What should I do before I get started?
You need to go through few steps to get the ball rolling. But no worries, it is pretty straightforward.
First of all, you need accounts for:
Github account, some of you might already have one. If not, you can go to github and register a free user account in 2 minutes.
If you are working for a company and the work you are going to contribute is in the name of the company, please register your account using company email address.
Eclipse account, since Kiso-testing is an Eclipse project (full name: Eclipse Kiso-testing), you need an Eclipse account. Go to https://accounts.eclipse.org/user/register to register one for free.
After a successful registration, you need to hook up your github account with Eclipse account. Login in Eclipse foundation website and go to ‘Edit My Profile’ where you can bind your github account information.
ECA stands for ‘Eclipse Contributor Agreement’, which is a prerequisite to become a contributor. No paper work needed, go to https://www.eclipse.org/legal/ECA.php , read it carefully and follow its instruction to sign.
DCO stand for “Developer’s Certificate of Origin”, which you will encounter as part of ECA signing process. It is highly recommended that you read it, while you as a developer might overlook the legal consequences if the way you contribute does not follow certain rules and regulations.
License is one of the few first things people would think of, when they use or develop an open source project. Eclipse Kiso is and will be developed under the EPL v2.0 license from Eclipse foundation. Of course this exclude 3rd party source code.
EPL v2.0 is available under https://www.eclipse.org/legal/epl-2.0/ . You need read it carefully before using Kiso-testing or developing on Kiso-testing and make sure that you understand your rights and obligations.
Any contributions to Kiso-testing project code base needs to be licensed under EPL v2.0.
How to setup my environment?
poetry (used to get the rest of the requirements)
git clone https://github.com/eclipse/kiso-testing.git cd kiso-testing poetry install --all-extras poetry shell
To improve code-quality, a configuration of pre-commit hooks are available. The following pre-commit hooks are used:
If you don’t have pre-commit installed, you can get it using pip:
pip install pre-commit
Start using the hooks with
Demo using example config
Running the Tests
Building the Docs
What should I do before committing ?
In order to maintain clear and user-friendly project, make sure that your changes respect PEP8 standards. PEP8 is a guide that provides Python coding conventions (naming, indentation,…). Official document : https://peps.python.org/pep-0008/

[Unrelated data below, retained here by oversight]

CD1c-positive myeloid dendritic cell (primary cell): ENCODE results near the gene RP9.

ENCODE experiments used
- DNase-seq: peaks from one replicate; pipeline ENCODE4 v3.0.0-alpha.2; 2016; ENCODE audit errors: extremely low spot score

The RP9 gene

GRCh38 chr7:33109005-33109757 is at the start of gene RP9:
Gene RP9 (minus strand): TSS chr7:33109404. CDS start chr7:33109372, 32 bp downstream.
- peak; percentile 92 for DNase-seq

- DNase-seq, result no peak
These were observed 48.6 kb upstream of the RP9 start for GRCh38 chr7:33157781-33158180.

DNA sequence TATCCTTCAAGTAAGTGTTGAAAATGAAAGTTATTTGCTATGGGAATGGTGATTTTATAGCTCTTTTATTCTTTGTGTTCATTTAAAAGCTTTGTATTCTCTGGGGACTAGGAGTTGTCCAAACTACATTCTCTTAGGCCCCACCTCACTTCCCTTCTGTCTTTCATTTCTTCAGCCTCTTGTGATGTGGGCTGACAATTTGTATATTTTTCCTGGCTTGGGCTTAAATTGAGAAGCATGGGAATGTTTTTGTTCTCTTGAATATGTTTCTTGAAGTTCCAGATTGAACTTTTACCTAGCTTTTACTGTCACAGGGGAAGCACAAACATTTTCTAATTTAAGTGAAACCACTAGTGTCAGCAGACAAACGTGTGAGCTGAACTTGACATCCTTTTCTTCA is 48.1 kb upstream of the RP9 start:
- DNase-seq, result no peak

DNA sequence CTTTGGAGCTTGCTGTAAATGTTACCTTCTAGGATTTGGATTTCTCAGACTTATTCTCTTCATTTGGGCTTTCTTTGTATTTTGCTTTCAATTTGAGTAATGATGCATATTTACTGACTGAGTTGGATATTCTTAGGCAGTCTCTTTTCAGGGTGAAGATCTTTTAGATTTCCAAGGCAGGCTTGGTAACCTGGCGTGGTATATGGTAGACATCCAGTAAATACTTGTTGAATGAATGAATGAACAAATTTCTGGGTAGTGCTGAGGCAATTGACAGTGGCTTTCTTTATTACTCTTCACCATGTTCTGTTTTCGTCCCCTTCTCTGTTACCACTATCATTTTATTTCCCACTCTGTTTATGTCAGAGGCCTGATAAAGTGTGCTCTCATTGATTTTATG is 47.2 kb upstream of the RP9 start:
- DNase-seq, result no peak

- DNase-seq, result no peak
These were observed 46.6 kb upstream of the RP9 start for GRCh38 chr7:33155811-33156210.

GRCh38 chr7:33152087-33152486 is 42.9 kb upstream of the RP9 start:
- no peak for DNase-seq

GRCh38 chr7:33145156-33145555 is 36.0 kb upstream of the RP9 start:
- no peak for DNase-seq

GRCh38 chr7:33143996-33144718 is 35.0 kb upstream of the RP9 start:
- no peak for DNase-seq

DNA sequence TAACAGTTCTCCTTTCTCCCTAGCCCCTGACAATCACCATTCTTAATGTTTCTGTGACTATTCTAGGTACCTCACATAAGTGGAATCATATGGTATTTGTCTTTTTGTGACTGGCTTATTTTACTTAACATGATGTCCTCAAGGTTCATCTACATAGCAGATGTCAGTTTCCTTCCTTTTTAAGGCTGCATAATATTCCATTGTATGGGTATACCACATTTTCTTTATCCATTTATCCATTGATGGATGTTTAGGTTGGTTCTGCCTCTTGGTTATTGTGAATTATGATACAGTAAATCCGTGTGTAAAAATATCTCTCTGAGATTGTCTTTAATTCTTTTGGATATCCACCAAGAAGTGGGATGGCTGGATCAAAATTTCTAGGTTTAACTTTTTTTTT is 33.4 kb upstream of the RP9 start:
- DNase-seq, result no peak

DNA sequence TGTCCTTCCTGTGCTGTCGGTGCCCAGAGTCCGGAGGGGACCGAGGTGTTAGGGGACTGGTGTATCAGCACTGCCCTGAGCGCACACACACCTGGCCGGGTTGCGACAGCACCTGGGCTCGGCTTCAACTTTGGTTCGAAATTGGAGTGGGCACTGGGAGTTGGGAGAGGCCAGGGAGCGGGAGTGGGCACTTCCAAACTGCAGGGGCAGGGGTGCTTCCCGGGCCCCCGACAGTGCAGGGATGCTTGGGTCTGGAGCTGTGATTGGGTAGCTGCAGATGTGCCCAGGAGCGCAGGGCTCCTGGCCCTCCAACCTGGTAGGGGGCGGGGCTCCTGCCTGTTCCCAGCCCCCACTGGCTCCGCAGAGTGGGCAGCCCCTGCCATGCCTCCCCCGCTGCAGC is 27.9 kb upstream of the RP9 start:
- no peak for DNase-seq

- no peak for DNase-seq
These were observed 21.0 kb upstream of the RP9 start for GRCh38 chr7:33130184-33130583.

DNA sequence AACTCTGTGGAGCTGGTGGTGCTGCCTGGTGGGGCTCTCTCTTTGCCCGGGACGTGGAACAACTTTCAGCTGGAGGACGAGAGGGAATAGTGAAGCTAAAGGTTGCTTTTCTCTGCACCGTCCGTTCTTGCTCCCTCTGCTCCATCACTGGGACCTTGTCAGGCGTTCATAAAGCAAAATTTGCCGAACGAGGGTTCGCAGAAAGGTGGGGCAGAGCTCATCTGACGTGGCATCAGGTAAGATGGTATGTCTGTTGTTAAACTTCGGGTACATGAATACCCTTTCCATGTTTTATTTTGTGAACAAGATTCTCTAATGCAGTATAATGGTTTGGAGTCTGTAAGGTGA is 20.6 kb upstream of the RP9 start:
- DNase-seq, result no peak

To make sure your changes are PEP8 Compliant, different tools exist to help you here:
- linter (applicable on IDE) :
show some warning directly on IDE.
- pre-commit hook :
hook scripts that lint the added code using flake8 and format it using black and isort.
Most of the comments made during PR-Reviewing are about typography/misspelling mistakes. An easy way to avoid these is by running codespell on your written code.
Function type hinting
In kiso-testing, every implemented function must have annotations for its parameters and return types (type hints). This results in increased readability and therefore in easier comprehension of the code for any reader.
def some_fun(some_dict_param: dict, some_string_param: str) -> list:
As not every types are available in the builtins, or as it is important to precise inner type you might import some from collections module or typingfrom typing import List from collections import namedtuple def some_fun( some_int_list_param: List[int], some_imported_type_param: namedtuple ) -> list:
To ensure the correct behaviour of your code, add unit tests for every function you implemented.A convenient and pythonic way to do this is this is given by pytest Code coverage is measured with codecov. It simply checks if the code coverage is not going lower than it was before changes.
To ensure proper integration of your changes into the existing features, and demonstrate their usages, adapt the examples of modified module, and run it locally.
Regarding documentation there are four main purposes that have to be fulfilled before committing :
- Documentation regarding the changes :
Make sure that the documentation allow easy understanding of the new feature(s).This step mainly concern docstring (module, class, and function) as shown below, but you could also have to change .rst documentation if your changes concern general working principle of the ITF (e.g. cli) To ensure proper formatting of the documentation, run
invoke docsin the poetry environment.""" name_of_the_module ****************** :module: name_of_the_module :synopsis: short description of the module. Extended description of the module's functionnality, how it works, etc .. currentmodule:: name_of_the_module """class ClassName: """Short description of class"""def fun(param1, param2): """Short description of fun. More extended description of the function if needed. :param param1: short description of param1 :param param2: short description of param2 :raise exception1: short description of raised exception :return: short description of the return parameter """
Make also sure to do the type hinting for exceptions
- What’s new section:
Add your changes into the what’s new section, so user can stay updated of the brand new features.
- Changelog: (automatically updated)
Your commit needs to follow the [conventional commits](https://www.conventionalcommits.org/en/v1.0.0/) pattern. Changelog is updated automatically with the commit message.
Documentation has to build properly.